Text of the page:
Adapt to survive

David Marmor on locations, violence, rental nightmares and 1BR

by Jennie Kermode

A dream apartment complex?
A dream apartment complex?

In part one of my interview with David Marmor about Apartment 1BR, we discussed the various disasters that beset the production along the way, the fortuitous casting of Nicole Brydon Bloom, and the importance of creating a setting that would leave no room for simple physical solutions, so that viewers would fully appreciate the need for the film’s heroine to escape her situation psychologically. In part two, I began by asking David how he found the location where the film is set, which contributes a huge amount to its character.

Moving in
Moving in

“We had so little money that it was really a case of going out to every apartment complex we could find that was willing to talk to us for the amount of money that we had,” he says. “Eventually there were only two that were even viable, that said (a) the amount of money you’re offering is okay, and (b) would just work physically for the story. When I saw this place it just struck me as perfect. For one thing, it physically resembled the place that I was living in when I wrote the script, so I kind of knew it would work for the story that had been in my head. Also, it had this great quality which is that it’s very sunny, there’s a pool, there’s trellises and trees and if you turn the camera the right way it looks very beautiful and welcoming, but if you turn the camera the other way then it’s three storeys of these square beige breezeways and it looks very much like a prison. It’s this prison that doesn’t quite present as a prison initially. So that was perfect – but it was just lucky that we were able to find any option that would work.”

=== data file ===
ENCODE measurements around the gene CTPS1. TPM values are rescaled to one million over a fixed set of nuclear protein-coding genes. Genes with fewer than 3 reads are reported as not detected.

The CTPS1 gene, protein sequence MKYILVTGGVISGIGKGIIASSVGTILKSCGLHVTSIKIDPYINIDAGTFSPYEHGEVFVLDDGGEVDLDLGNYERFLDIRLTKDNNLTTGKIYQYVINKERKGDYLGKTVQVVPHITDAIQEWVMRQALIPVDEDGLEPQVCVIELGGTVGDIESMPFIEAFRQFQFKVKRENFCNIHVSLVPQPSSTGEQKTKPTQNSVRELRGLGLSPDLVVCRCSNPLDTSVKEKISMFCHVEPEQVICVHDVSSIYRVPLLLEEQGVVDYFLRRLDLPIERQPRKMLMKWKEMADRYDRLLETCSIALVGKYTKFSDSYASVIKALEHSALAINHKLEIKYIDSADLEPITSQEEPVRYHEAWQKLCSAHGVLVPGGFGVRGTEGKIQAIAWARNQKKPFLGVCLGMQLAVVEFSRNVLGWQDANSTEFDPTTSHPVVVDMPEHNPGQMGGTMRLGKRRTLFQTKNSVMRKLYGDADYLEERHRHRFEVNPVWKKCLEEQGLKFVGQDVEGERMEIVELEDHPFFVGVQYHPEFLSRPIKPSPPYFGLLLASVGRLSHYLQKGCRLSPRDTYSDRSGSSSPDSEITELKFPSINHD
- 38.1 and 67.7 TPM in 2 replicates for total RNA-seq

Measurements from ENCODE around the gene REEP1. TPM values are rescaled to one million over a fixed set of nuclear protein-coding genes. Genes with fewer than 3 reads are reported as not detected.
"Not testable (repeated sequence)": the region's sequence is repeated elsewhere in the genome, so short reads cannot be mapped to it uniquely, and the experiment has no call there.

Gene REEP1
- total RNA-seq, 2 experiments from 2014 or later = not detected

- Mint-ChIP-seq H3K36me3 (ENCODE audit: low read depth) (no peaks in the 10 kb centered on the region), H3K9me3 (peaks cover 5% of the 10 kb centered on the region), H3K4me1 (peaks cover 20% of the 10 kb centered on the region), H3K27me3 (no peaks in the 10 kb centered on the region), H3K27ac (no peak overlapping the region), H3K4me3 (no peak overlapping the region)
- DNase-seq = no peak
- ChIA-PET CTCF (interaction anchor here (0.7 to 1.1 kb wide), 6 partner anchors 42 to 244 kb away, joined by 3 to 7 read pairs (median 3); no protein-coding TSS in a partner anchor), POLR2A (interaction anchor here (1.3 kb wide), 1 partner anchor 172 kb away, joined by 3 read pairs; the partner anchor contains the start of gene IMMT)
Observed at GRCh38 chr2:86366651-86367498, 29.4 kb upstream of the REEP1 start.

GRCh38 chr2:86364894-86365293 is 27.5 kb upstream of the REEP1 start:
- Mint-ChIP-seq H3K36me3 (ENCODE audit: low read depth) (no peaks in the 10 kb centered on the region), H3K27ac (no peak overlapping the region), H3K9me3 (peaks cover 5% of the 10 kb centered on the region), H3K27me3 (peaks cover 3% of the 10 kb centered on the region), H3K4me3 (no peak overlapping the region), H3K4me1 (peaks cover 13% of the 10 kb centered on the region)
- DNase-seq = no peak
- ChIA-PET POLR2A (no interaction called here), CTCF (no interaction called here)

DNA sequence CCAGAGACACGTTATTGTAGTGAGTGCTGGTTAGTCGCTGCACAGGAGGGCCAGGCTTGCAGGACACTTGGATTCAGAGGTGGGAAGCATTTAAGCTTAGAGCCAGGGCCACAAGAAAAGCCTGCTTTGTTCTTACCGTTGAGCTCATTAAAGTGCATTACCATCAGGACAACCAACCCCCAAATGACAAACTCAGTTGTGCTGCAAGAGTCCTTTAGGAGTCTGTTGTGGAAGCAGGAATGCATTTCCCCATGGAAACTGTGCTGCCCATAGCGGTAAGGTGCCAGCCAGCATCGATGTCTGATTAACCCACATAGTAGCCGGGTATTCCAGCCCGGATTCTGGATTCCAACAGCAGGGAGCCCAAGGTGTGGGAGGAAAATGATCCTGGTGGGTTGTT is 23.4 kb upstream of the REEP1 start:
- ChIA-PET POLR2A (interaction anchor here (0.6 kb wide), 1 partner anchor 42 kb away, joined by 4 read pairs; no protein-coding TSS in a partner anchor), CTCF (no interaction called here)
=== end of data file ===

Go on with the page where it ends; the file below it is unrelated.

One of the first things that goes wrong for Sarah (Bloom) after she moves in is that she discovers the pipes behind her bedroom wall make a really loud noise all night, dramatically interfering with hr sleep. Many viewers will wonder how she can stand to live in a place like that. Is it simply an indication of how much pressure people are under when seeking accommodation in Los Angles?